Singapore recently brought together top proponents of methanol bunkering in the city state in preparation for the first trials later this year.
Last week the Maritime Port Authority (MPA) organised a hazard identification (HAZID) and hazard and operability study (HAZOP) workshop, according to a posting on LinkedIn.
“The purpose of the workshop was to ensure the safe handling of methanol fuel in Singapore, in preparation for the first methanol bunkering operation scheduled in the third quarter of 2023,” the MPA said.
Over 40 participants from various parties involved in methanol bunkering attended the workshop including the American Bureau of Shipping (ABS), Hong Lam Marine, Maersk Oil Trading, Mitsui & Co, and Mitsui & Co Energy Trading Singapore (METS).
In addition, representatives from Singapore’s Ministry of Home Affairs Singapore, Ministry of Manpower, National Environment Agency, and Civil Defence Force were also present.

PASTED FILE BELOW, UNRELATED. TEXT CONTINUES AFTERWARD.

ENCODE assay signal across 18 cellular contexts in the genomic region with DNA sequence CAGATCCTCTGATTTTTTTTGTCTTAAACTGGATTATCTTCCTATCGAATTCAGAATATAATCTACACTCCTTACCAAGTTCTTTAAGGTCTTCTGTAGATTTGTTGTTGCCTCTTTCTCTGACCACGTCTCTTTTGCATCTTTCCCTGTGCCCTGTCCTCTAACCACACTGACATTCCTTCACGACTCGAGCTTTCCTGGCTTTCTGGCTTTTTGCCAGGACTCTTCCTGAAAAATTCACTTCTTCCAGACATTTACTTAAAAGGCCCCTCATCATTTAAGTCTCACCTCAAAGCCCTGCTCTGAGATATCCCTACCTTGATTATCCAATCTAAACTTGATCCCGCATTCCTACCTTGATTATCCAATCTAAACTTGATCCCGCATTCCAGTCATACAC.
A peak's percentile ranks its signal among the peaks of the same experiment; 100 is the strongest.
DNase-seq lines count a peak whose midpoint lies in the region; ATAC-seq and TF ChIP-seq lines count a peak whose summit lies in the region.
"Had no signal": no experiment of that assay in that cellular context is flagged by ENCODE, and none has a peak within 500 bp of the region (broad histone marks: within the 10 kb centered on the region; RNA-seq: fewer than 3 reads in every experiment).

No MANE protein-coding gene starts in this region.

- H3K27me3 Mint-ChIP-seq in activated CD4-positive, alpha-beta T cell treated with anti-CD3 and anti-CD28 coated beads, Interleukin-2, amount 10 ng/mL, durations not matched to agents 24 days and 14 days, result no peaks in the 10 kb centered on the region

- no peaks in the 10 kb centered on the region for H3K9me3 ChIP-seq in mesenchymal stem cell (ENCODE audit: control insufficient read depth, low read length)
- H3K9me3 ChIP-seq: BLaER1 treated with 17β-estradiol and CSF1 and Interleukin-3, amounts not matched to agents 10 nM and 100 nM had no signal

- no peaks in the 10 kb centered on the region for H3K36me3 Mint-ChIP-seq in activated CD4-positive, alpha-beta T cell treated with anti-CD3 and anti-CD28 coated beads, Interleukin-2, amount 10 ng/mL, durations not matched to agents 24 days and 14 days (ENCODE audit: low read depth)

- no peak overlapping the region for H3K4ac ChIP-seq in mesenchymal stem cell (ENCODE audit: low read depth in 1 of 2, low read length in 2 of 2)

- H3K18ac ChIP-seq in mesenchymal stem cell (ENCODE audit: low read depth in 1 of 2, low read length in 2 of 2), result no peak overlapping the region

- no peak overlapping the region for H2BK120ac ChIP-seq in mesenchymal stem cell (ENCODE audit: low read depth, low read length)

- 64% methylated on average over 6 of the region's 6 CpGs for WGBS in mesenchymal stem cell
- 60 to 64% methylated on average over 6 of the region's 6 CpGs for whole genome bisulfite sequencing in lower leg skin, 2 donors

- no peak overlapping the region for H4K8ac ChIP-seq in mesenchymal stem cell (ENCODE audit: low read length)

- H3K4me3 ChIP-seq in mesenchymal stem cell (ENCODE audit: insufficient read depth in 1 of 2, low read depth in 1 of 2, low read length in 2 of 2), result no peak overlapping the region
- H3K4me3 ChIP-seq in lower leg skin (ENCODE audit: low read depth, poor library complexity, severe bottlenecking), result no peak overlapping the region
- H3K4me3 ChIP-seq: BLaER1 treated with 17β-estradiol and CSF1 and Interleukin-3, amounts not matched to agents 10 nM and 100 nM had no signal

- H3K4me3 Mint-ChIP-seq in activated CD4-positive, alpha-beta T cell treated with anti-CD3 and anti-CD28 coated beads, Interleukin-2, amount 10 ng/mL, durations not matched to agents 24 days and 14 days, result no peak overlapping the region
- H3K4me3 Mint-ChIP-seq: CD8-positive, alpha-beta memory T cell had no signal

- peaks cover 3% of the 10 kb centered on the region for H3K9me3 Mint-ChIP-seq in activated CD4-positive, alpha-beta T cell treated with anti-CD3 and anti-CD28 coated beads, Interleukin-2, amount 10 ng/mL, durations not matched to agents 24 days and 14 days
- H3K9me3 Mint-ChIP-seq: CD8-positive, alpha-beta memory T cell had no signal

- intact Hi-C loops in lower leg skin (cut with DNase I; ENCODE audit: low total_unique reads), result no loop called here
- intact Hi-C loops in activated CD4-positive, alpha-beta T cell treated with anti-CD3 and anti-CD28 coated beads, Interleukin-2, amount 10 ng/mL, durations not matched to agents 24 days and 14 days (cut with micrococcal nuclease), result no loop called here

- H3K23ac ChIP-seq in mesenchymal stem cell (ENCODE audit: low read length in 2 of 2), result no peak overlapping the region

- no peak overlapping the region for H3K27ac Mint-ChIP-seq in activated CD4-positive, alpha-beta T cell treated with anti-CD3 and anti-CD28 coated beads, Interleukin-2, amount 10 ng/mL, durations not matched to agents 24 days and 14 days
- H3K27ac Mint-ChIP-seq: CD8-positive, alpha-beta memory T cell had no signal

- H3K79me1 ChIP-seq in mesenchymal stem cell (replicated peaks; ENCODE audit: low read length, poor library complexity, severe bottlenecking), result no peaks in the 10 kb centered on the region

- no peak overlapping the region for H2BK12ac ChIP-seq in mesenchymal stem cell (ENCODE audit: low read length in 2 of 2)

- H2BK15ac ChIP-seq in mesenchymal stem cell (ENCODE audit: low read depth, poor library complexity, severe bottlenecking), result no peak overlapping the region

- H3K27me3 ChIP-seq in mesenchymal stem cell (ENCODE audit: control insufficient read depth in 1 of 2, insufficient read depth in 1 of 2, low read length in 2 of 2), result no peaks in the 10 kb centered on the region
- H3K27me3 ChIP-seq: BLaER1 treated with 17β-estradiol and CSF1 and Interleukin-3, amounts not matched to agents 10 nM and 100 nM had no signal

“During the two-day workshop, detailed discussions on the planned methanol bunkering operation were held to identify potential risks, establish preventive measures, and develop methods for control and mitigation,” the MPA said.
The maritime regulator said the workshop represented a key milestone for MPA to ensure that Singapore was “ready for methanol bunkering”.
During last month’s Singapore Maritime Week, the MPA confirmed that a methanol bunkering pilot would take place in the third quarter of 2023 in an exercise involving Maersk Oil Trading, Mitsui & Co, METS and ABS.
“The lessons gleaned from this bunkering operation will inform the development of processes and procedures for other maritime fuels under consideration such as ammonia and hydrogen,” the MPA said at the time.
Methanol bunkering infrastructure is already available in Singapore, and the city state has already carried out more than 70 methanol loading and discharging operations for industrial use since 2022.
These operations were conducted across 10 storage tanks at Jurong Island of varying capacities at Vopak Terminals, Stolthaven Terminal, Petrochemical Corporation of Singapore (PCS) Terminal, and Chevron Oronite Terminal.
ABS has described methanol as presenting an “immediate and promising solution” with practical advantages in storage, handling and carbon intensity reduction potential.